£160 for a set of lights - are Blinkers the ultimate safety accessory, or an expensive gadget?

Cycling at night in a built-up area is a worry. Once you get past the close passes by cars, there's the worry that pedestrians, other cyclists and petrol-powered friends miss your turning signals - and that's before we deal with the issue of braking.

Which is why the Blinker Smart lighting system is so attractive.

Front and rear indicators operated from the handlebars alert other road users.
Front and rear indicators operated from the handlebars alert other road users.
The Blinkers rear light comes with an optional laser that projects an arc on the road around your bike.
The Blinkers rear light comes with an optional laser that projects an arc on the road around your bike.

Recently funded by a successful Indiegogo campaign, Blinkers offer front and rear yellow turn signals, wirelessly operated from the handlebars.

The 200-lumen front light and 100-lumen rear units offer variable lighting to make sure you stay visible, and even an automated brake light - ramping up the rear light's intensity when you apply pressure to the levers.

And if that's not enough, there's even a version with laser on the back, throwing a green arc around the back of your bike to make other road users more aware of the space you need.

But they don't come cheap - costing £160 for a set with a laser included and £150 for one without. Is that outlay worth the cost?

I took a set out on my newly dark commute to find out.

Fitting the lights

I normally ride with rechargeable Lezyne Microdrives on the front and back, with cheaper, less bright Femtos in my draw at work just in case.

They attach to my bars and seat post with - effectively - a big rubber band and are as secure as you like. They're also plenty bright enough for city riding and I've even taken them out in the countryside overnight during an ill-fated attempt at riding from London to Paris in 24 hours unsupported.

The Blinkers are a bit trickier to fit. The rear mount clamps to the saddle rails - involving a rubber dampening sheet I re-fitted three times before realising it was the wrong one, and some awkward Alan key work, while the front mount is attached to your handlebars. in the same way.

A word of warning: if you're running oddly shaped aero bars or have oval carbon saddle rails, the mounts may not fit neatly. But for my standard round bars and rails, there was no issue other than it being a little fiddly to get the initial set up right.

Once the mounts are in place, the lights themselves attach to them with a surprisingly powerful magnet.

Dropping them into the socket also activates them, and they light up to tell you how much power is left using the indicators. Clever.

The control unit, used to signal turns, fits to the bars using the traditional "big rubber band" method you're probably familiar with.

Set up

This is relatively straightforward. First you'll need to charge the lights using the rather lovely supplied micro-USB cable. It's the same sort you'd use for a Kindle or older Android phone - you might well have a few around - but it's also braided red material that reeks of quality.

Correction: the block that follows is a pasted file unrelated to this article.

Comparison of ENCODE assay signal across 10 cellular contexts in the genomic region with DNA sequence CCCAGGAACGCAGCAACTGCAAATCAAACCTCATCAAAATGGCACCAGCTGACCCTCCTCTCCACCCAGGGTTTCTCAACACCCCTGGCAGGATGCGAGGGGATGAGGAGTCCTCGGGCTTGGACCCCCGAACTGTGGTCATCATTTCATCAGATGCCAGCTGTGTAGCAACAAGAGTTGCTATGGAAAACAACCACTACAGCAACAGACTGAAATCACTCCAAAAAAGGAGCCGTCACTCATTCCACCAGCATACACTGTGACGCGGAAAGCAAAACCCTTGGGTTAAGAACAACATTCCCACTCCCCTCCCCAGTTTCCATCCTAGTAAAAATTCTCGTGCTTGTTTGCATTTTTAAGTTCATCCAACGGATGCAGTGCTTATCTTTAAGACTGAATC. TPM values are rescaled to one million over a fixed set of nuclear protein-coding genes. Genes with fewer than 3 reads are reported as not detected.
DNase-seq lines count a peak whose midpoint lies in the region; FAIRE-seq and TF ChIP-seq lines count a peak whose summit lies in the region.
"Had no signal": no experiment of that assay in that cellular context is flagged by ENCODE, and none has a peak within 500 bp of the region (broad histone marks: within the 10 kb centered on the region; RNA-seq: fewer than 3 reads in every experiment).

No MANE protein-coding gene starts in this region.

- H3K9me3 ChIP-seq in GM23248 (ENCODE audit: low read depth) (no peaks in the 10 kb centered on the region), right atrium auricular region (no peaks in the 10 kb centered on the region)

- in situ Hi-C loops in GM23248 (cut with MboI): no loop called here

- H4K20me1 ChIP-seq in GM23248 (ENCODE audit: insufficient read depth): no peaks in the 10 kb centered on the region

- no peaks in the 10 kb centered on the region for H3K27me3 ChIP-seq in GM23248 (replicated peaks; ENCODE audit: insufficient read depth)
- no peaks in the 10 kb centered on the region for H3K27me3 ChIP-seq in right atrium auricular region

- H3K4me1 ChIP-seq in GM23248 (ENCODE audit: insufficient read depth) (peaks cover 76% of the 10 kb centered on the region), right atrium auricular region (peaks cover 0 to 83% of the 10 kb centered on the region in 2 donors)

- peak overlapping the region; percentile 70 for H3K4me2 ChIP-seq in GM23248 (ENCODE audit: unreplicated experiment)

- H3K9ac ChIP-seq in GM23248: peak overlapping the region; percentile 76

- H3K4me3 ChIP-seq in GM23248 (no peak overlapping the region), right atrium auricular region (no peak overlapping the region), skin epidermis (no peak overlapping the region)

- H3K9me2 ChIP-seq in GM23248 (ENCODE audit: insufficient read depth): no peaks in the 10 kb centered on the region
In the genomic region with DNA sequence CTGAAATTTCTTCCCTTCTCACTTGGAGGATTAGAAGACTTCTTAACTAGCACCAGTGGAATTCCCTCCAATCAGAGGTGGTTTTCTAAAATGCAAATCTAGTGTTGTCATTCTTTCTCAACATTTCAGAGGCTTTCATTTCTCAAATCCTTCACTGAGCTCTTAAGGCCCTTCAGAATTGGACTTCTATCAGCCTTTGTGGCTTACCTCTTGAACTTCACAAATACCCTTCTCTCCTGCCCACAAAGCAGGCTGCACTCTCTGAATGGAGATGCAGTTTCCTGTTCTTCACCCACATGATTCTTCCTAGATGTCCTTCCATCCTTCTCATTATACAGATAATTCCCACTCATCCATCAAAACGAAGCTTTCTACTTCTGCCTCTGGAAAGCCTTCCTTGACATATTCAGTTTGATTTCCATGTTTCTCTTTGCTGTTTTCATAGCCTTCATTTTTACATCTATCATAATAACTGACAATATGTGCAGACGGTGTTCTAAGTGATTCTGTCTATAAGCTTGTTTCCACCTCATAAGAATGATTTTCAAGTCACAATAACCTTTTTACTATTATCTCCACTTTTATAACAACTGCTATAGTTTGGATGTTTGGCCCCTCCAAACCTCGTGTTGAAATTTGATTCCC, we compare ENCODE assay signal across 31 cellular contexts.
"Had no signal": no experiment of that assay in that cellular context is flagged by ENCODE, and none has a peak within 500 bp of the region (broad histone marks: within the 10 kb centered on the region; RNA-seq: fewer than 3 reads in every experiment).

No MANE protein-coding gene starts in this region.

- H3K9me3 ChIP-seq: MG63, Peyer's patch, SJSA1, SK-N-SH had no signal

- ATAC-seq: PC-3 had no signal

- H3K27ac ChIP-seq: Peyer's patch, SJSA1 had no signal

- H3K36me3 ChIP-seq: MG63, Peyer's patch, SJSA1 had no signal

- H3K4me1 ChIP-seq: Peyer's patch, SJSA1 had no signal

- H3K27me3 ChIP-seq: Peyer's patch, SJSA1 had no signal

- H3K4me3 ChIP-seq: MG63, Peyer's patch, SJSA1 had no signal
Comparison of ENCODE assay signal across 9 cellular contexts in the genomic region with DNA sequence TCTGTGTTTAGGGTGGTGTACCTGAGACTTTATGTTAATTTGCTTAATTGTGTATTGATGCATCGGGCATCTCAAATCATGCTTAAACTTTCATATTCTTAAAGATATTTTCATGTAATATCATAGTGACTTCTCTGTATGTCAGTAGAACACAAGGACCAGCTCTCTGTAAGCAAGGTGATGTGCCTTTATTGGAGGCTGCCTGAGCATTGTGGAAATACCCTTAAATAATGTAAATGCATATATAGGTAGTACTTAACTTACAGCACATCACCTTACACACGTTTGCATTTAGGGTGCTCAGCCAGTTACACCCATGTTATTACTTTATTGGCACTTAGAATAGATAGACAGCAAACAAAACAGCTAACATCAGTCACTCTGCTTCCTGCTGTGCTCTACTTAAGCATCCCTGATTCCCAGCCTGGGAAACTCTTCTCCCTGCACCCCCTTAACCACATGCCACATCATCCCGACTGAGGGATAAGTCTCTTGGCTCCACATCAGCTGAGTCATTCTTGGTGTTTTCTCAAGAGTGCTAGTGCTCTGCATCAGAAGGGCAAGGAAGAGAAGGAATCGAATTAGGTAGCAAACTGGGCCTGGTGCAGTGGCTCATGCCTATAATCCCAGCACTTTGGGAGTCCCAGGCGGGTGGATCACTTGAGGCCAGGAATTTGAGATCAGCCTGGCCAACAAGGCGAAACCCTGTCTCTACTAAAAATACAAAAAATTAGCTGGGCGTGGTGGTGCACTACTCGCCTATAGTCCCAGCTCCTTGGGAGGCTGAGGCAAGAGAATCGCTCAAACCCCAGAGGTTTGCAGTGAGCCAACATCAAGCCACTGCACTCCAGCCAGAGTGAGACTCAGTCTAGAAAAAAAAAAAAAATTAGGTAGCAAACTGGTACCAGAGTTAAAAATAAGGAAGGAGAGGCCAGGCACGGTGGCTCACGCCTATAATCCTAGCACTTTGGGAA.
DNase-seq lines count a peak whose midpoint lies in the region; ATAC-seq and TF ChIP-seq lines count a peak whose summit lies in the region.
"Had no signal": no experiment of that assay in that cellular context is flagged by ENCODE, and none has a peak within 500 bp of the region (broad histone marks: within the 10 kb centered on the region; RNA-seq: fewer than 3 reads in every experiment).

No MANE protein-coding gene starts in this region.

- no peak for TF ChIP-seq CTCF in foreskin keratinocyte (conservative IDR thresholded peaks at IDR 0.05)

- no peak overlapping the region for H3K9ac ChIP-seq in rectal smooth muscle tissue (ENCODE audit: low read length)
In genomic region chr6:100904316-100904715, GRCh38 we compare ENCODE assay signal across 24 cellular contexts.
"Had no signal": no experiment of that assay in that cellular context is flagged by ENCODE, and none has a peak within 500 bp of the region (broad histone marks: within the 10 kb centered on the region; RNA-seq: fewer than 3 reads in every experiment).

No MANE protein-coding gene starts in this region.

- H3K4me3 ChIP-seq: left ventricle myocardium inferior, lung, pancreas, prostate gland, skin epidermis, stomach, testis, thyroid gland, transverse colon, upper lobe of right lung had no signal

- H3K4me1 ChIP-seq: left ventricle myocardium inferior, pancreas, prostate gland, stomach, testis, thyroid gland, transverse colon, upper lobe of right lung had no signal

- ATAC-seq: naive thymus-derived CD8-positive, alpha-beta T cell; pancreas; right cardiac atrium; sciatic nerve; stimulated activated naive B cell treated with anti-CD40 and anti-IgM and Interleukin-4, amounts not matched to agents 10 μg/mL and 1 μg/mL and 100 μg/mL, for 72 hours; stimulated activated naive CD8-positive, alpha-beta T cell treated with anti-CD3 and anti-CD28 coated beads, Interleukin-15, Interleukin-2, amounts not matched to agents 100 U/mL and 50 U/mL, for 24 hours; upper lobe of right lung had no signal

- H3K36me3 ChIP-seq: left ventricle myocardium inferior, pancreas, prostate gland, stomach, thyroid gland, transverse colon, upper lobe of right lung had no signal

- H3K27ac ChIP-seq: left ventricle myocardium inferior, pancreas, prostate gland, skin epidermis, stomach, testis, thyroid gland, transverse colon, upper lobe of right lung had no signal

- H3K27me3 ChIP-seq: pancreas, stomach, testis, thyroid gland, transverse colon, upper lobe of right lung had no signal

Then follow the instructions to pair the controller with the lights.

I struggled a little here at first. I could get the controller to fully work with the rear indicators, laser and light, but ran into issues making the front indicators work.

I started again, following the instruction video this time rather than the printed manual to make sure I wasn't getting anything wrong, and all was well.

Done right, set up takes less than 5 minutes.

The controls are intuitive - press left to indicate left, right to indicate right. Press down (towards the back of the bike) to turn on and cycle through the rear light's modes, and up (towards the front of the bike) to do the same for the front light.

You activate the rear laser with a long press down - and turn it off the same way.

The brake light is automatic when it senses deceleration. I spent a good few minutes with the lights in my hand 'testing' this and watching it get brighter as I whooshed it through the air. I defy you not to.

On the road

I took my first ride with the lights thanks to brutal 6am start to a shift in November.

My commute's a little over an hour, riding down from Crystal Palace, up to London Bridge, then across across town to the east. It covers main roads, hills, back roads, cycle super-highways, one multi-lane roundabout and a lot of junctions.

The good news was at 5am it was dry and the roads mostly empty for the start.

A cut-through to get to the main road told me that what I thought was a slightly under-powered front light was plenty to see by in the darkest urban streets at a moderate pace.

In fact, what I'd just experienced was the "smart light" effect for the first time - where the lights increase in brightness when the ambient light drops.